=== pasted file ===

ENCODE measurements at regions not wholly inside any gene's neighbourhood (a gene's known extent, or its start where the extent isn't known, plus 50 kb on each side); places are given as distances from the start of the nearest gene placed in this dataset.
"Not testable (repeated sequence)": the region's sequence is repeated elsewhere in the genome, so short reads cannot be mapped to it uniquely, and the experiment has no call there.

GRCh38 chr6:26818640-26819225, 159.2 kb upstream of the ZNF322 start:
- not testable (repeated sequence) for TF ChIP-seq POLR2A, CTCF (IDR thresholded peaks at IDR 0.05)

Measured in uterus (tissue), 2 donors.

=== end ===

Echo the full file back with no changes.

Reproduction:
ENCODE measurements at regions not wholly inside any gene's neighbourhood (a gene's known extent, or its start where the extent isn't known, plus 50 kb on each side); places are given as distances from the start of the nearest gene placed in this dataset.
"Not testable (repeated sequence)": the region's sequence is repeated elsewhere in the genome, so short reads cannot be mapped to it uniquely, and the experiment has no call there.

GRCh38 chr6:26818640-26819225, 159.2 kb upstream of the ZNF322 start:
- not testable (repeated sequence) for TF ChIP-seq POLR2A, CTCF (IDR thresholded peaks at IDR 0.05)

Measured in uterus (tissue), 2 donors.